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Protestantism had little to do with the Henrican reformation of the 1530(TM)s. Henry(TM)s real motives were sex and greed.

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Protestantism had little to do with the Henrican reformation of the 1530's. Henry's real motives were sex and greed. How far do you agree with this statement? I partly agree with this statement. It is clear that Henry's main reason for breaking with Rome was to gain control of the Church's wealth in England, and to get his divorce from Catherine of Aragon, rather than to alter the liturgy. The liturgy really continued much as it always had; only some bibles were in English and less people attended Catholic Church. Henry asked for an annulment from the Pope in 1527, after the Sack of Rome. The Pope had a dilemma: Charles V's troops had ransacked Rome, destroying the city, Killing the monks, and raping the nuns, and threatened to return at any point. Charles was the nephew of Catherine of Aragon (whom Henry was trying to annul his marriage to, without her agreement). ...read more.


So Henry decided to get the marriage annulled, under the claim that in the Bible, in the book of Leviticus it states if you marry your brother's wife you shall have no children. Even though he already had a daughter to Catherine, Henry said this meant he would have no sons, which was vital to carry on the Tudor line. Henry needed a male heir, and Catherine (being 6 years older than him when they married) was now past child-bearing age. So he looked around for another possible wife, and he saw Anne Boleyn. When she refused to his mistress he decided he wanted to marry her. It was dangerous pursuing Anne Boleyn, because she was just an English noble. His choice may anger the other English nobles who may think - "Why did he choose me/my daughter to marry?", and may deny Henry's supremacy, and even form a faction against him. ...read more.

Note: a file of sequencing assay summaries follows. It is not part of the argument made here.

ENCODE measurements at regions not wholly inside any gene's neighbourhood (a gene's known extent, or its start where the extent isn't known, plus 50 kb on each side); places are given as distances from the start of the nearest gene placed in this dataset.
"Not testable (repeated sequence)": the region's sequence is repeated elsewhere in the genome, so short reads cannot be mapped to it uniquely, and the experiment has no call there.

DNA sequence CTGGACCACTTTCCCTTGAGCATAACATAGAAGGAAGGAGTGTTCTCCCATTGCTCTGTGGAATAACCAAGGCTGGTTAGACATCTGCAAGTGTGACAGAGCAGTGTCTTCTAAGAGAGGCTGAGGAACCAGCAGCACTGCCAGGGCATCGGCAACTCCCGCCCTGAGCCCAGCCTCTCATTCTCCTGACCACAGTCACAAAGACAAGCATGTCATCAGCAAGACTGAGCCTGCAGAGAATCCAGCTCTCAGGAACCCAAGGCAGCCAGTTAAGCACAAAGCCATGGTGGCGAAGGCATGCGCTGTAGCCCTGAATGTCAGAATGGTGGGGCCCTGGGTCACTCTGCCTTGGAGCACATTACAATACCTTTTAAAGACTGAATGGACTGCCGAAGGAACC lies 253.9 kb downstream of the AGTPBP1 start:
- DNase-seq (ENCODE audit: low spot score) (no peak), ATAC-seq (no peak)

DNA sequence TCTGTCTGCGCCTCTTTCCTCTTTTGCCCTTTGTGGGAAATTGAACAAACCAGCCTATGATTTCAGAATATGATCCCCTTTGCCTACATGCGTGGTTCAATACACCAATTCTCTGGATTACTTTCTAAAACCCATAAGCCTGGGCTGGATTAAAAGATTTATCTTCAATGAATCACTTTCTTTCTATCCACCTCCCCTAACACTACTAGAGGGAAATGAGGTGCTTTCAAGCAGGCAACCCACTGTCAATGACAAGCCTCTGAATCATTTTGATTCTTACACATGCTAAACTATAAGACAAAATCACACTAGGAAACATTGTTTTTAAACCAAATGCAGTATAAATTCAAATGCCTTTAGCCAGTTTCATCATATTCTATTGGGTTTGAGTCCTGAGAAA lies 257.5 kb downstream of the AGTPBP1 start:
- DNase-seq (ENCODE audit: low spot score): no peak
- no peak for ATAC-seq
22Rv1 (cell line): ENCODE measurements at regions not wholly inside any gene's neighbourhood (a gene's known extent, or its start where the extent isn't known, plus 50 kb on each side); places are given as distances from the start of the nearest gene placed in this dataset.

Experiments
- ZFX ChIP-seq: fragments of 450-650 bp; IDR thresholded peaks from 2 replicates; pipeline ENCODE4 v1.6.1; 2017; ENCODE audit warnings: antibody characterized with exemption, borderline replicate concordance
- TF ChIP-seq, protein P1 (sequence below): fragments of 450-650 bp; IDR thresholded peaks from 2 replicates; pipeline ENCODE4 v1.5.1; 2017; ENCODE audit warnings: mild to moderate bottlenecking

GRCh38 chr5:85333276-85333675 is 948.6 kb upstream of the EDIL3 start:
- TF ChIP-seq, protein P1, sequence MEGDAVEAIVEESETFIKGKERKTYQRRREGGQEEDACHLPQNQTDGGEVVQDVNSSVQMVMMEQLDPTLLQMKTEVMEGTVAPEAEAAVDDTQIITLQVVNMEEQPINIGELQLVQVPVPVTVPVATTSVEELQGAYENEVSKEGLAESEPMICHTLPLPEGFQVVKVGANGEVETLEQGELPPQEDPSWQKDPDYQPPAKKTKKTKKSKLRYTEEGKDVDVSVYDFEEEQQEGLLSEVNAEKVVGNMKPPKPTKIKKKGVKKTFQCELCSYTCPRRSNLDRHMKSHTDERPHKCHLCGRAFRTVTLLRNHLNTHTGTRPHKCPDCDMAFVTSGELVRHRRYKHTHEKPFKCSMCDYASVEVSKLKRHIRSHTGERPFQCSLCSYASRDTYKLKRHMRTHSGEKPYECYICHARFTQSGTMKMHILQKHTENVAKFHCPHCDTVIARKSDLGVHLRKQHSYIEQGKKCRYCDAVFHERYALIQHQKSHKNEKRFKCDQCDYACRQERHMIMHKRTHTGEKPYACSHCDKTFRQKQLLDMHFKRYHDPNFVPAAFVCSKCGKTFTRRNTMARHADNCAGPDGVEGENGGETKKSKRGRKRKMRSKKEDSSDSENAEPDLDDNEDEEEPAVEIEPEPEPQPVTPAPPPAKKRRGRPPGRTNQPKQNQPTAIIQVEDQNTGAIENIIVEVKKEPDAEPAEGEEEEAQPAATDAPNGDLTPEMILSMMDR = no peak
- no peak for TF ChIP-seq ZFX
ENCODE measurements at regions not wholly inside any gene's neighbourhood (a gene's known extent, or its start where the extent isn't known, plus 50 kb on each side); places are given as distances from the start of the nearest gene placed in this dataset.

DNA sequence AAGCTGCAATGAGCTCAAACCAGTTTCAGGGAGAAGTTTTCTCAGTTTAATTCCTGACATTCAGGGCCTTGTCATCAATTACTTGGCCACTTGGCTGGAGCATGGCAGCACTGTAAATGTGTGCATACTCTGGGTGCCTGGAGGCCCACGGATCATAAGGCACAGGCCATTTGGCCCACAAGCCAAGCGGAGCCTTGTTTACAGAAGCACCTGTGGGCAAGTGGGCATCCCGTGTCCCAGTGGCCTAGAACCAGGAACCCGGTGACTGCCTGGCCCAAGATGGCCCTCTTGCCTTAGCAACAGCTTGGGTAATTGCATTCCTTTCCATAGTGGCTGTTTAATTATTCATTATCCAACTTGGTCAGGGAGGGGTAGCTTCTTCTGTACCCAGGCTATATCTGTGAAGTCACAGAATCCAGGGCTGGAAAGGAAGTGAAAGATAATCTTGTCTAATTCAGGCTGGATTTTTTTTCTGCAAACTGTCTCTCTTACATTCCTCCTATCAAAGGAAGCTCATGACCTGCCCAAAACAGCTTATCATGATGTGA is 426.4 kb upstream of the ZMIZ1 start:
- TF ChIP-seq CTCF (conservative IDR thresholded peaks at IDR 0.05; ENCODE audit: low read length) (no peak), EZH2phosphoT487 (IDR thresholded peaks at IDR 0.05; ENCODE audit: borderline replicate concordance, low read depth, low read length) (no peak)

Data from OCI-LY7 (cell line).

Also he would have so much power over the country, and would not have to answer to anyone. Therefore he would more power over his own country than any other European leader had over their country. From the evidence it is blatantly obvious that Henry only wanted to break with Rome because he was stubborn, and just wanted to be with Anne, because she refused to be his mistress, and he wanted what he couldn't have. Even thought he may have been sick of her by 1533, he was so stubborn that he did not back down, as he would loose face, and his social position in Europe would fall. In conclusion it is clear that Henry's motives for breaking with Rome and starting the Reformation were not to do with Protestantism, as he still remained Catholic, although it was a strange form of Catholicism. His motives were more focused on securing the succession of the Tudor Line, and getting what he wanted: Anne Boleyn, more money, land, prestige and power. ?? ?? ?? ?? ...read more.

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